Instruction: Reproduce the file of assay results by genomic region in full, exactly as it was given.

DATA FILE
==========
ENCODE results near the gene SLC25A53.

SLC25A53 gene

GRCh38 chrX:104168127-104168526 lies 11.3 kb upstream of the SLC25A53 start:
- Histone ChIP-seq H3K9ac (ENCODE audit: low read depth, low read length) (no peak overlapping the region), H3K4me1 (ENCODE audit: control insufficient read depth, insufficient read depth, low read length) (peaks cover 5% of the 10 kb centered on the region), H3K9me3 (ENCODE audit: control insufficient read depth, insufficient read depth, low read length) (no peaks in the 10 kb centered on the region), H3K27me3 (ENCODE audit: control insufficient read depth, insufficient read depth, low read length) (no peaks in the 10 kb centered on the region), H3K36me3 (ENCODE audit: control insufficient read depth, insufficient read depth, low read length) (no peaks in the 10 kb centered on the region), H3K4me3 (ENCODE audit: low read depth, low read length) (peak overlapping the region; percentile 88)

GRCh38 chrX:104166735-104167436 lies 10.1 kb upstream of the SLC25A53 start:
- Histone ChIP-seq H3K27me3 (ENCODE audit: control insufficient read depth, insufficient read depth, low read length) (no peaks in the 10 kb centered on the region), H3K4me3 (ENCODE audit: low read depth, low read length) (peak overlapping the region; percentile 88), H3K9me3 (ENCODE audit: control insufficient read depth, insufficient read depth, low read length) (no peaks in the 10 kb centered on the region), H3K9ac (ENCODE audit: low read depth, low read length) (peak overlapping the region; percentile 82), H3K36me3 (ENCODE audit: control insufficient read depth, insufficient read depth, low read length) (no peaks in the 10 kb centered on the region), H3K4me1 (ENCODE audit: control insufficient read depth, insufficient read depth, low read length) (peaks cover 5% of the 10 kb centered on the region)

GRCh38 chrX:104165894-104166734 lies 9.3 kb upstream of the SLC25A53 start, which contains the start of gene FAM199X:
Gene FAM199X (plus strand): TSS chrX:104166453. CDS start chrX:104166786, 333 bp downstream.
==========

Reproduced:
ENCODE results near the gene SLC25A53.

SLC25A53 gene

GRCh38 chrX:104168127-104168526 lies 11.3 kb upstream of the SLC25A53 start:
- Histone ChIP-seq H3K9ac (ENCODE audit: low read depth, low read length) (no peak overlapping the region), H3K4me1 (ENCODE audit: control insufficient read depth, insufficient read depth, low read length) (peaks cover 5% of the 10 kb centered on the region), H3K9me3 (ENCODE audit: control insufficient read depth, insufficient read depth, low read length) (no peaks in the 10 kb centered on the region), H3K27me3 (ENCODE audit: control insufficient read depth, insufficient read depth, low read length) (no peaks in the 10 kb centered on the region), H3K36me3 (ENCODE audit: control insufficient read depth, insufficient read depth, low read length) (no peaks in the 10 kb centered on the region), H3K4me3 (ENCODE audit: low read depth, low read length) (peak overlapping the region; percentile 88)

GRCh38 chrX:104166735-104167436 lies 10.1 kb upstream of the SLC25A53 start:
- Histone ChIP-seq H3K27me3 (ENCODE audit: control insufficient read depth, insufficient read depth, low read length) (no peaks in the 10 kb centered on the region), H3K4me3 (ENCODE audit: low read depth, low read length) (peak overlapping the region; percentile 88), H3K9me3 (ENCODE audit: control insufficient read depth, insufficient read depth, low read length) (no peaks in the 10 kb centered on the region), H3K9ac (ENCODE audit: low read depth, low read length) (peak overlapping the region; percentile 82), H3K36me3 (ENCODE audit: control insufficient read depth, insufficient read depth, low read length) (no peaks in the 10 kb centered on the region), H3K4me1 (ENCODE audit: control insufficient read depth, insufficient read depth, low read length) (peaks cover 5% of the 10 kb centered on the region)

GRCh38 chrX:104165894-104166734 lies 9.3 kb upstream of the SLC25A53 start, which contains the start of gene FAM199X:
Gene FAM199X (plus strand): TSS chrX:104166453. CDS start chrX:104166786, 333 bp downstream.